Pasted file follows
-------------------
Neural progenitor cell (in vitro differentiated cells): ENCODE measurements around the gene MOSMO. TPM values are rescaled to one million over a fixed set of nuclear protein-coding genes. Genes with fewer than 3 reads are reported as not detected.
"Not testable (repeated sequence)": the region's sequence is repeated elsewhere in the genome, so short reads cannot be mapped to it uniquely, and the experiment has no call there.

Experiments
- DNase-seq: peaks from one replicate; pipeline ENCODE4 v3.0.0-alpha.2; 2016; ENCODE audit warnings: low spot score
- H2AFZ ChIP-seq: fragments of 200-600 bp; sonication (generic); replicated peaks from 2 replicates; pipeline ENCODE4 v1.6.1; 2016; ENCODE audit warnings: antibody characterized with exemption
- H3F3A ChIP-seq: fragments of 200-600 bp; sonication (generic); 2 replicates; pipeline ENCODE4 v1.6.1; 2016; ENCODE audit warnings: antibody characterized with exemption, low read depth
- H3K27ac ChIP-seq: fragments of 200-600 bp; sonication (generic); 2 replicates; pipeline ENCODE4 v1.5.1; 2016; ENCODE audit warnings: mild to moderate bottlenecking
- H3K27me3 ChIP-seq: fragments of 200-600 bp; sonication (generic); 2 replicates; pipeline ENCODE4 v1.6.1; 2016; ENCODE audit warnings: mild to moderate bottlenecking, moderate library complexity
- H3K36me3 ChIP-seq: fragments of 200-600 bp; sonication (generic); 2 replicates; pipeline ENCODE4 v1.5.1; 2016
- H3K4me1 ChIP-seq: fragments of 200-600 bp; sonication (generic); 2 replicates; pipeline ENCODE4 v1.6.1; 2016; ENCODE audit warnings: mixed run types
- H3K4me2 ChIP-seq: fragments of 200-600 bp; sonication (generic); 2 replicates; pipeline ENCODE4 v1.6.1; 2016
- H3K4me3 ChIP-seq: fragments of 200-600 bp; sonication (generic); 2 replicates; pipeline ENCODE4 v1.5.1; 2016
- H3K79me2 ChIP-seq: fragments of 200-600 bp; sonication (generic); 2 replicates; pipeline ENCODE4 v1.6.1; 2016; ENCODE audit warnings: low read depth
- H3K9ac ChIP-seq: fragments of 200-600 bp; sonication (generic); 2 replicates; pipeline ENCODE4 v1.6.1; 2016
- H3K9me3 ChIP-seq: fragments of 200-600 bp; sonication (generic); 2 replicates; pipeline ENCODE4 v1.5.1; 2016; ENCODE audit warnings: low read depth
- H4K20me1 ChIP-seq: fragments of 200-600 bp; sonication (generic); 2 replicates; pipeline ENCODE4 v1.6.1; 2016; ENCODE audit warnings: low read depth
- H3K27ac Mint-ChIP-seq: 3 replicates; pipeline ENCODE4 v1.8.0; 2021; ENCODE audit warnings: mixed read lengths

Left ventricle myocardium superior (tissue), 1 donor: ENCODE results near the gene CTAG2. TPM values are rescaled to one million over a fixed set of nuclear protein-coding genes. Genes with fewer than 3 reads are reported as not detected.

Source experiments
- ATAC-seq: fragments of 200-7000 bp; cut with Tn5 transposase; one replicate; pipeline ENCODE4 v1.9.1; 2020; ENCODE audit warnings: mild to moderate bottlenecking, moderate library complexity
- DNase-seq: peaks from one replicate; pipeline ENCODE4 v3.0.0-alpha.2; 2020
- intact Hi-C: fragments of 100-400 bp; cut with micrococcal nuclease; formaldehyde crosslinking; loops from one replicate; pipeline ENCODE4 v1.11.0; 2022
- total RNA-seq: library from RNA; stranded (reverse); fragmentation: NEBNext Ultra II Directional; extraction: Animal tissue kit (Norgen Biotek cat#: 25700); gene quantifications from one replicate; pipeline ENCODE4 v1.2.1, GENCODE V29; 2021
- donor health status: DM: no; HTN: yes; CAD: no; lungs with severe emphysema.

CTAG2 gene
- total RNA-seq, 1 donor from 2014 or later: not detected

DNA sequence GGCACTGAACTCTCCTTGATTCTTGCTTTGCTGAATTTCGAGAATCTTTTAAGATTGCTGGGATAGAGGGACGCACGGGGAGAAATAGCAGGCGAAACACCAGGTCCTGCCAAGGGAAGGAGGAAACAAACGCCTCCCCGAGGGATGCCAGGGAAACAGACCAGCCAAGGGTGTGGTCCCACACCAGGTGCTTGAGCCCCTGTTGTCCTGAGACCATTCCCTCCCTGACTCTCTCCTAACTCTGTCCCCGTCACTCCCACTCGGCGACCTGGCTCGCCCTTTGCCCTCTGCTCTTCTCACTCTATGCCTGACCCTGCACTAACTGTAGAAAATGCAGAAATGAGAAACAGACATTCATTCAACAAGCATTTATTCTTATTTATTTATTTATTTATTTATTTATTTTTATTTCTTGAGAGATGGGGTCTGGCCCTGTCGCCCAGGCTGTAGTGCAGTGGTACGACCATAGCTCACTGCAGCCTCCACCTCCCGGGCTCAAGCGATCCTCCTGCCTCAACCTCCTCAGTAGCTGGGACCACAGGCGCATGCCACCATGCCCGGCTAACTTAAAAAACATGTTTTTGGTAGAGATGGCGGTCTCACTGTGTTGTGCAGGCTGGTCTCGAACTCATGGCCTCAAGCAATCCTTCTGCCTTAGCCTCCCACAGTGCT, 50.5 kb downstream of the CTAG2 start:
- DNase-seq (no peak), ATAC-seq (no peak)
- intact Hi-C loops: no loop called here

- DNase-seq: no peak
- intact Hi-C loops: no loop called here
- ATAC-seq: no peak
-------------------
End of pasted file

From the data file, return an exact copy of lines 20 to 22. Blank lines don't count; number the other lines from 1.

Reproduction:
- ATAC-seq: fragments of 200-7000 bp; cut with Tn5 transposase; one replicate; pipeline ENCODE4 v1.9.1; 2020; ENCODE audit warnings: mild to moderate bottlenecking, moderate library complexity
- DNase-seq: peaks from one replicate; pipeline ENCODE4 v3.0.0-alpha.2; 2020
- intact Hi-C: fragments of 100-400 bp; cut with micrococcal nuclease; formaldehyde crosslinking; loops from one replicate; pipeline ENCODE4 v1.11.0; 2022